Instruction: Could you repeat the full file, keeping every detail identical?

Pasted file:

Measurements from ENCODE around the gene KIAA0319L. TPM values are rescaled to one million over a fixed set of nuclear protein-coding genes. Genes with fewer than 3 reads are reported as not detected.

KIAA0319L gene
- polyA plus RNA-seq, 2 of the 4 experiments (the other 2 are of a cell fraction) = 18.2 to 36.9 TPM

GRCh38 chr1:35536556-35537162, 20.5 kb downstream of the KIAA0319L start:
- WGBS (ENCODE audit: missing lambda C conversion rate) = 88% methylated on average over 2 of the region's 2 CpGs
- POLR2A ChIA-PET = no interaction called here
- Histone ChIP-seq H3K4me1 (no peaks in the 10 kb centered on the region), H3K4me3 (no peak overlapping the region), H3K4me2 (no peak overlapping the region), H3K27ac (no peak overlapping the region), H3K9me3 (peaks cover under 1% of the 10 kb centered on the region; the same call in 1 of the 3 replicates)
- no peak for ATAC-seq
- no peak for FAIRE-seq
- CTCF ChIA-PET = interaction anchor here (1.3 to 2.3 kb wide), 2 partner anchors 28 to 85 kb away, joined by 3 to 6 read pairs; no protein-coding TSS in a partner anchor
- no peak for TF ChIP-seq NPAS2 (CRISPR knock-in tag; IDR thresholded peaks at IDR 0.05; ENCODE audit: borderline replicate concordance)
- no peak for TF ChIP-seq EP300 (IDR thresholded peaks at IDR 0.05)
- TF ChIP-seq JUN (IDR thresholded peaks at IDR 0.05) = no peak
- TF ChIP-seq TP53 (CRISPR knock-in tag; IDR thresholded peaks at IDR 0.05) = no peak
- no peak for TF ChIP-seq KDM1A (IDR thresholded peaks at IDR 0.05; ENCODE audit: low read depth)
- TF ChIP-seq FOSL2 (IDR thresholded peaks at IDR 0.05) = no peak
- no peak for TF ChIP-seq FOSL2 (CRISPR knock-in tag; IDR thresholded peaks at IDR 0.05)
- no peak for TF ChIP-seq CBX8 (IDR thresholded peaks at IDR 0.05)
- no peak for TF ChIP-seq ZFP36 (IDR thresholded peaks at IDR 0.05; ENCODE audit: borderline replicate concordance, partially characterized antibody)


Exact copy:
Measurements from ENCODE around the gene KIAA0319L. TPM values are rescaled to one million over a fixed set of nuclear protein-coding genes. Genes with fewer than 3 reads are reported as not detected.

KIAA0319L gene
- polyA plus RNA-seq, 2 of the 4 experiments (the other 2 are of a cell fraction) = 18.2 to 36.9 TPM

GRCh38 chr1:35536556-35537162, 20.5 kb downstream of the KIAA0319L start:
- WGBS (ENCODE audit: missing lambda C conversion rate) = 88% methylated on average over 2 of the region's 2 CpGs
- POLR2A ChIA-PET = no interaction called here
- Histone ChIP-seq H3K4me1 (no peaks in the 10 kb centered on the region), H3K4me3 (no peak overlapping the region), H3K4me2 (no peak overlapping the region), H3K27ac (no peak overlapping the region), H3K9me3 (peaks cover under 1% of the 10 kb centered on the region; the same call in 1 of the 3 replicates)
- no peak for ATAC-seq
- no peak for FAIRE-seq
- CTCF ChIA-PET = interaction anchor here (1.3 to 2.3 kb wide), 2 partner anchors 28 to 85 kb away, joined by 3 to 6 read pairs; no protein-coding TSS in a partner anchor
- no peak for TF ChIP-seq NPAS2 (CRISPR knock-in tag; IDR thresholded peaks at IDR 0.05; ENCODE audit: borderline replicate concordance)
- no peak for TF ChIP-seq EP300 (IDR thresholded peaks at IDR 0.05)
- TF ChIP-seq JUN (IDR thresholded peaks at IDR 0.05) = no peak
- TF ChIP-seq TP53 (CRISPR knock-in tag; IDR thresholded peaks at IDR 0.05) = no peak
- no peak for TF ChIP-seq KDM1A (IDR thresholded peaks at IDR 0.05; ENCODE audit: low read depth)
- TF ChIP-seq FOSL2 (IDR thresholded peaks at IDR 0.05) = no peak
- no peak for TF ChIP-seq FOSL2 (CRISPR knock-in tag; IDR thresholded peaks at IDR 0.05)
- no peak for TF ChIP-seq CBX8 (IDR thresholded peaks at IDR 0.05)
- no peak for TF ChIP-seq ZFP36 (IDR thresholded peaks at IDR 0.05; ENCODE audit: borderline replicate concordance, partially characterized antibody)